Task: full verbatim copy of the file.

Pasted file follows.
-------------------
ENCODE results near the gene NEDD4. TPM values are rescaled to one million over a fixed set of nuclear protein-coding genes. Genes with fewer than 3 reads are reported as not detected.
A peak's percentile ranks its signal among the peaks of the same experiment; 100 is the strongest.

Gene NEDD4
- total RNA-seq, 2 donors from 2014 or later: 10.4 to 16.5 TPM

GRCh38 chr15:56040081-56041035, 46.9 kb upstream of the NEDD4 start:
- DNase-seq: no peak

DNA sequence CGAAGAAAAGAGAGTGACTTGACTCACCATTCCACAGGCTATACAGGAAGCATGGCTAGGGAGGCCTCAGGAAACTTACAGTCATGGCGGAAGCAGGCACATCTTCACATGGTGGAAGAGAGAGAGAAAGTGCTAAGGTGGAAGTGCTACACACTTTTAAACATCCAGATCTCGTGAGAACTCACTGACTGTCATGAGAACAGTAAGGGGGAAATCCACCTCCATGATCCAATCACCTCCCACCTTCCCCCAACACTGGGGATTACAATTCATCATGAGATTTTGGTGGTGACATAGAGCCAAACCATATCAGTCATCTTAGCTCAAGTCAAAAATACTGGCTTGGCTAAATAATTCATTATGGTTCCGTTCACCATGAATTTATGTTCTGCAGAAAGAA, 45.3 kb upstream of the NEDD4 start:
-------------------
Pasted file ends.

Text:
ENCODE results near the gene NEDD4. TPM values are rescaled to one million over a fixed set of nuclear protein-coding genes. Genes with fewer than 3 reads are reported as not detected.
A peak's percentile ranks its signal among the peaks of the same experiment; 100 is the strongest.

Gene NEDD4
- total RNA-seq, 2 donors from 2014 or later: 10.4 to 16.5 TPM

GRCh38 chr15:56040081-56041035, 46.9 kb upstream of the NEDD4 start:
- DNase-seq: no peak

DNA sequence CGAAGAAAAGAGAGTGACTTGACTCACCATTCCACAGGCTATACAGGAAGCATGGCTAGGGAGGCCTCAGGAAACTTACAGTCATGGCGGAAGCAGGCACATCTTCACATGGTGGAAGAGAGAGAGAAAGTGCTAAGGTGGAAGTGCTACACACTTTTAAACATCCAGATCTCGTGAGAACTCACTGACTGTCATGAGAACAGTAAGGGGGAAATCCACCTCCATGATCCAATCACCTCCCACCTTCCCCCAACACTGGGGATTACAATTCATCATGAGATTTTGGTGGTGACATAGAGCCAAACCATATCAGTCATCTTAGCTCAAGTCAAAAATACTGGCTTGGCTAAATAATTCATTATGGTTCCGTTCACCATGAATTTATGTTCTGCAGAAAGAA, 45.3 kb upstream of the NEDD4 start: